Late arrival into Christchurch and “Jail” time, earthquake aftershock, very strong head winds and absolutely stunning views. Made these five first days a fantastic start to our stay in New Zealand.
Day one : 19/10/10
Because of our delayed flight we arrived in New Zealand just before 3am. At the luggage reclaim, a friendly security guard helped us with our bike boxes and guided us to the next stage of checking into NZ.
Passport check was easy and then the bio-security check when our bicycle had a quick check over. Our tent got taken aside to be inspected for soil while we ex-rayed the rest off our stuff. The security guy came back with our tent asking us if we had put it through the washing machine, as it was so clean. :) It is a good idea to clean your bike, boots and tent very well before flying to New Zealand.
We did spot the sign “bicycle assembly area” outside the airport but we got the shuttle bus (with very cheerful driver, given it was 3am) to our pre-booked Backpackers Hostel, a fantastic place called the Jailhouse. It’s a real former jail last used in 1999, complete with preserved original cells, cell wall graffiti, and iron bars at the windows of the rooms, aka cells. The Jailhouse staff had told us via email how to “break in” with a special code if we arrived late, which was rather fun.
We got up at 9am to check out and had a good chat with the lady running the place, who was from Barnsley in the UK. She told Peli a good place to go horse riding near Queenstown and gave us some vouchers for the excellent cafe down the road. We had porridge with cinnamon stewed apple and whipped cream – simply delicious.
While we were unpacking the bike in the garden of the Jailhouse the earth moved for us. Literally. For around 4 seconds we felt an enormous rumble and shaking of everything around us, including the huge iron Jailhouse gates. It was a surreal experience, and I can only liken it to sitting on the old Northern Line underground train in London. I nearly shouted “Again, again!”. We later learned that it was a 5.0 on the Richter scale and around 12km deep. They have had around two thousand aftershocks since the big one and will probably have them for the next year.
We then headed out through Christchurch via an outdoor superstore for gas and a supermarket for provisions. In the distance we could see the mountains but not the wind that was soon to hit us.
The more out of town we got the more the wind on the flat picked up, guess where we were heading, right into it. As the mountains grew bigger our legs grew tired, which was noticed by a nice local in a van. He pulled over and said “I have heaps of space in the back, and that wind is only going to get stronger. Wanna a lift?”. He even told us that the warning sign for high winds on the freeway was not often used. But we declined since this touring is all about doing it under your own steam.
Ho ho ho. Hindsight is a wonderful thing. Just a few miles up the road we turned straight into a lung-busting headwind which had Peli wobbling off the road a couple of times. At around 25 miles into the day’s ride we called it a day and found a field to wild camp in. There was no more go in us after only a few hours’ sleep since arriving in NZ, and we needed more food and it was getting darker and rain looked liked it was on its way. I think that’s enough excuses. :)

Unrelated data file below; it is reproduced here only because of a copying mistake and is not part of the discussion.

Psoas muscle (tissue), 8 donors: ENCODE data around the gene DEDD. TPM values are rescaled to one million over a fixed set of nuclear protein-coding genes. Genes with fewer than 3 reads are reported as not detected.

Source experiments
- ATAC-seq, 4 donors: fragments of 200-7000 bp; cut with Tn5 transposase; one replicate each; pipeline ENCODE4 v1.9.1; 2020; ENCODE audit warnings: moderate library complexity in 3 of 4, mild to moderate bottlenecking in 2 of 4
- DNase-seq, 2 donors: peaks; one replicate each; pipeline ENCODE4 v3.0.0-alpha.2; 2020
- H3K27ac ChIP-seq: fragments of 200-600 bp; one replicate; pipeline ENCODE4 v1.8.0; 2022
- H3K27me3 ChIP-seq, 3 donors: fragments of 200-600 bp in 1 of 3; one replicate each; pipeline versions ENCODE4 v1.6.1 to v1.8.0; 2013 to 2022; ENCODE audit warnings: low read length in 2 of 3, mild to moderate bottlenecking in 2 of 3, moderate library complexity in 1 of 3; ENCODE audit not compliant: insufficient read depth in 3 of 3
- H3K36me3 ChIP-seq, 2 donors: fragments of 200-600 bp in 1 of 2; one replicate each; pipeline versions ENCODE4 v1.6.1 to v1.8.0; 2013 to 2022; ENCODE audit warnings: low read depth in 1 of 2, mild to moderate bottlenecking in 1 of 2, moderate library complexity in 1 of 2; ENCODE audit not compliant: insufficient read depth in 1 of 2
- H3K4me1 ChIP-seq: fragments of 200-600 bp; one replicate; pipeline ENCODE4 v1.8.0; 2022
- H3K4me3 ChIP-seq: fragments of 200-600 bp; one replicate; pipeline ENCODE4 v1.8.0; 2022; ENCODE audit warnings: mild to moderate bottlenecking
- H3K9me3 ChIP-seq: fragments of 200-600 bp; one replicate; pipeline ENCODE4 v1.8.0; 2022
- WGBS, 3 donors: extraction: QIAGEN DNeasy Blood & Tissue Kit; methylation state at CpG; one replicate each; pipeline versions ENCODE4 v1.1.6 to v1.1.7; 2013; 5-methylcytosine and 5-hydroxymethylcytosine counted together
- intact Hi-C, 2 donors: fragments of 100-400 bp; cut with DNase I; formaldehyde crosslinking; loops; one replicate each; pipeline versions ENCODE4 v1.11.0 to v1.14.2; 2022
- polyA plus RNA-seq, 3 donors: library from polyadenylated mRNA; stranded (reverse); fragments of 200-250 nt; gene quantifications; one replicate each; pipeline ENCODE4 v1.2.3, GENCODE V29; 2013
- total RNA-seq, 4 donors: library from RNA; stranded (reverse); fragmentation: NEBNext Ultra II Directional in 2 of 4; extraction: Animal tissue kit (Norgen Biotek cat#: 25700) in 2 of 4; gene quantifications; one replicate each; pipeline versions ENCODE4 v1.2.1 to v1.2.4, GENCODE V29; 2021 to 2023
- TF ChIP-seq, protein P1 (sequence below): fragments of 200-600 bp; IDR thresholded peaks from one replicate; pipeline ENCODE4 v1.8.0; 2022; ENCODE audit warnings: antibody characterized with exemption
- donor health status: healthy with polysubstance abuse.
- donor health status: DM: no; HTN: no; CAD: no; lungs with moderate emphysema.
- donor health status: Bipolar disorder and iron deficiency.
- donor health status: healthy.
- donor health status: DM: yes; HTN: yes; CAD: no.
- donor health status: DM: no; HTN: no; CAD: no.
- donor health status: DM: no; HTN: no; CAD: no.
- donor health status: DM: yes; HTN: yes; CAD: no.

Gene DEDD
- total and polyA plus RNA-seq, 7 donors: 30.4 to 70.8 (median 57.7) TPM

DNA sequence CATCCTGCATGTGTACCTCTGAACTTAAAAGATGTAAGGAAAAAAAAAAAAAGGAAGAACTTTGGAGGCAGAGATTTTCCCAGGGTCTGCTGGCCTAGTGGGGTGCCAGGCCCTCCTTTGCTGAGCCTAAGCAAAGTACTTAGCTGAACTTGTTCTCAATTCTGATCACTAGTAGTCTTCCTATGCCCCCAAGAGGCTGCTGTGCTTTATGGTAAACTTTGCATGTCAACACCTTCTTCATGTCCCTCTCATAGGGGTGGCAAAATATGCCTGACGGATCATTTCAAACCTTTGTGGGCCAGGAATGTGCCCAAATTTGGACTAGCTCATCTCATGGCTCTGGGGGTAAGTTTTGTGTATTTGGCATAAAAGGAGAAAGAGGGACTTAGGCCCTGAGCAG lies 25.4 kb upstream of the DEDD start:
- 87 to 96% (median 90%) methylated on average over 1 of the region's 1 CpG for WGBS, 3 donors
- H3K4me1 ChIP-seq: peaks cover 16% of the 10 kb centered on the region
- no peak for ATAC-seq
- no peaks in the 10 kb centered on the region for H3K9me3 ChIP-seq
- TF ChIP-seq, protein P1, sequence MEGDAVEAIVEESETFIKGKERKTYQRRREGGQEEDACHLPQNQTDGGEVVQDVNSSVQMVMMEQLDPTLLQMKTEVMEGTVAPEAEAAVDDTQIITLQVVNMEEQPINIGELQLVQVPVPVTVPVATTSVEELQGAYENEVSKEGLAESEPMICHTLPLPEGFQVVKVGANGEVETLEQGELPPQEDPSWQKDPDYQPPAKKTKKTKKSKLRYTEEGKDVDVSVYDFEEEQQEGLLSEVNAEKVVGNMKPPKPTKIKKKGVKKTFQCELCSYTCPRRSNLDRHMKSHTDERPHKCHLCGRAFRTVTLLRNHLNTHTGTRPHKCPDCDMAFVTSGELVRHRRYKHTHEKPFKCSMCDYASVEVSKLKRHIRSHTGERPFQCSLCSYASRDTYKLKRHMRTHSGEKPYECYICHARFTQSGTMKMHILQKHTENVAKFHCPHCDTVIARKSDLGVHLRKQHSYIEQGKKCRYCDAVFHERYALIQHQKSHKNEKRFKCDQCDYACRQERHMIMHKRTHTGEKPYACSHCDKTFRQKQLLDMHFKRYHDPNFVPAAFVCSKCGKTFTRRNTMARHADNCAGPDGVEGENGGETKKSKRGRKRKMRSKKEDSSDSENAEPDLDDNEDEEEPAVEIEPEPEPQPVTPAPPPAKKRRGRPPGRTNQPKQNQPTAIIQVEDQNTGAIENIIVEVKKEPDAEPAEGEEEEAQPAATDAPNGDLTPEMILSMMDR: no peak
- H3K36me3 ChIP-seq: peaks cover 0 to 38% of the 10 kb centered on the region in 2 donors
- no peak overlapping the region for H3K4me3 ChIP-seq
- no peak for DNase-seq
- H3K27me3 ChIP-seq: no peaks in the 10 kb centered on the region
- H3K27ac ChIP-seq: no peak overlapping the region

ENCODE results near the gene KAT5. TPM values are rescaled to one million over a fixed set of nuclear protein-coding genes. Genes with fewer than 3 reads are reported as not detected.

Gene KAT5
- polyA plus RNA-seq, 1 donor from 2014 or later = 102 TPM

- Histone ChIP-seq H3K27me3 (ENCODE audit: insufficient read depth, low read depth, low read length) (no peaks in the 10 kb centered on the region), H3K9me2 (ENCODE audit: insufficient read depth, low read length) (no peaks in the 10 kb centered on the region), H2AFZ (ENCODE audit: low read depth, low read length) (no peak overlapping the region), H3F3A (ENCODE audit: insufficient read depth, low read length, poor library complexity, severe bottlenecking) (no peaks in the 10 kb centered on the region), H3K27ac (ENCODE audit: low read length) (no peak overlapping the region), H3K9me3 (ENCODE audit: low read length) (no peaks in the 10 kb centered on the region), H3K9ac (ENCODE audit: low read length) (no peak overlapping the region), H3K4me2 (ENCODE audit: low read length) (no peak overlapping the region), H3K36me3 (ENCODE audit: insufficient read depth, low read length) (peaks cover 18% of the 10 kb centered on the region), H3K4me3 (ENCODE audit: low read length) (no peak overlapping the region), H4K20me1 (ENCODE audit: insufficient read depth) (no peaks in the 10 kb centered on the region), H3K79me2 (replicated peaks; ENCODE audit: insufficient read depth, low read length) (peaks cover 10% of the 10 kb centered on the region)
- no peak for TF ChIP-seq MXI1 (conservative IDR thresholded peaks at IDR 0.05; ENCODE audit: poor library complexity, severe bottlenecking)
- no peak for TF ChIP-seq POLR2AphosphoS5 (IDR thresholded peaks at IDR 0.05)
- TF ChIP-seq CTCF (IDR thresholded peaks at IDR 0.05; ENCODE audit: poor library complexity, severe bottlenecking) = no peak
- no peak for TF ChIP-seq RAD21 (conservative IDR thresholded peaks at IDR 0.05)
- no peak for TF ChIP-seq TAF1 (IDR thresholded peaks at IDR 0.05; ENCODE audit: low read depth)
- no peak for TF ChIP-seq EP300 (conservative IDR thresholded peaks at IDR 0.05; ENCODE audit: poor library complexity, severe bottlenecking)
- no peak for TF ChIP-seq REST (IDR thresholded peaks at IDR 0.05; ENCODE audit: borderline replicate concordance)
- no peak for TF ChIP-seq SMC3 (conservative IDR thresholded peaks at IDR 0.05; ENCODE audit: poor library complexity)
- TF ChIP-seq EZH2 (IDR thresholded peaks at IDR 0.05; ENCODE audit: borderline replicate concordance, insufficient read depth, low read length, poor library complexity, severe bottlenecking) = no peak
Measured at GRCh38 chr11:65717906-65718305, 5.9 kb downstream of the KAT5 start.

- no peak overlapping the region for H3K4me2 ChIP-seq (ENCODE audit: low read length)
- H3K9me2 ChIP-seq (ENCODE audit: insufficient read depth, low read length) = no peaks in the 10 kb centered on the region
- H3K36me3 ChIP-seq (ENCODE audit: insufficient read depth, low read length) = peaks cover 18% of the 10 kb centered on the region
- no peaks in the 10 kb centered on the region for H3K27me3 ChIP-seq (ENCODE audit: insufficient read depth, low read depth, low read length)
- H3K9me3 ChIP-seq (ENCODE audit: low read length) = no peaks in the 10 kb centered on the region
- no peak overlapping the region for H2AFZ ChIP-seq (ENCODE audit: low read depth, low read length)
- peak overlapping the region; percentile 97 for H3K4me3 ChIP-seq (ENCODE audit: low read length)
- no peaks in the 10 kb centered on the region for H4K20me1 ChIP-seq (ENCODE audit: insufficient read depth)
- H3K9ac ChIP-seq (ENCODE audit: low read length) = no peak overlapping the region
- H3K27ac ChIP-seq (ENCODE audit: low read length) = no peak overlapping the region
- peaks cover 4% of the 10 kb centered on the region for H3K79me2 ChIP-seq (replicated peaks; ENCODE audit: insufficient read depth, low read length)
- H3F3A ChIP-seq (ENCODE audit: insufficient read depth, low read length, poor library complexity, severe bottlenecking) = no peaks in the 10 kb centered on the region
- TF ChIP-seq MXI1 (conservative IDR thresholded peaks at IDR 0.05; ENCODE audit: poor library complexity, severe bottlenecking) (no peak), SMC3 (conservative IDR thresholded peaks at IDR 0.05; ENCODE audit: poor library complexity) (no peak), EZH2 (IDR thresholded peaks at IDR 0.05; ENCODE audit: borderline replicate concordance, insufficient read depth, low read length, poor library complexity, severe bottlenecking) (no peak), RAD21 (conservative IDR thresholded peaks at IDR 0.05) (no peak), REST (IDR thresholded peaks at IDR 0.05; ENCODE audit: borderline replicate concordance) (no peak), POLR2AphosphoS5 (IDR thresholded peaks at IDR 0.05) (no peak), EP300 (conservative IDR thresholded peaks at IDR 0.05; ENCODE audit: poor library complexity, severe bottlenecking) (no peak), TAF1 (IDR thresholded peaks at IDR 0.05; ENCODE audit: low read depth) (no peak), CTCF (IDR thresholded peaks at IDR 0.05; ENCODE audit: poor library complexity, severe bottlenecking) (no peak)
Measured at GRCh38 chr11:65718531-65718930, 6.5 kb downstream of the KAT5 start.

Just as we had finished eating and were about to pitch the tent, the rain started in earnest, and didn’t stop before the morning. Good call on calling it a day!
25 flat miles but right into one of the hardest winds either of us has ever experienced, in six and half hours.
Day two : 20/10/10
We got up early to frost on the tent and a beautiful sunrise. Since we wild camped we decided to cycle to our planned destination, Springfield, 14 miles away. We arrived at the DoC/Railway Station where we cooked our breakfast. The lady at the station filled us in on the weather forecast, and provided us with (at a fee) three slices of yummy cake to keep us going. New Zealanders make great cake, it seems.
Just before Porter’s Pass, which was rather hard (400 metres up in 4km) we stopped to have a bit of cake and a rest. Porter’s Pass did get me at around 500 metres from the top. I had to get off and walk as I was just going too slow to keep the bicycle upright, Peli made it all the way to the top with the odd stop to breathe. She’s very good at trackstanding her way up hills (aka bloody stubborn). :)
Then it was undulating with some short and nasties. Well, after Porter’s Pass and that headwind it did drain us. I kept pushing on as I knew there was a fair distance to the next place to camp. As the weather forecast was for rain and we were in the high hills with snowcapped mountains surrounding us, I didn’t fancy wild camping without a shelter nearby.
We went past Castle Hill, an incredible area of limestone boulders scattered across the hillside, where some of the scenes from the Lord of the Rings and other movies were recorded.
Limping into Craigieburn Forest DoC, tired and hungry, we found a free DoC campsite with shelter, water and a toilet. First priority was to get some food in us before pitching the tent. We had the site to ourselves for the first couple of hours before six mini campervans rocked up, brimming with rock climbers. Some French, some German, at least one American and I’m sure I spotted a Dane in the crowd. They told us that they had spend the day bouldering at Castle Hill.
We spotted an Umpalumpa of a bird while washing up, a funny little creature it was. One of the climbers told us that it was a Kea and that we should keep an eye on it as it would eat anything. It even ripped open a tent the other day.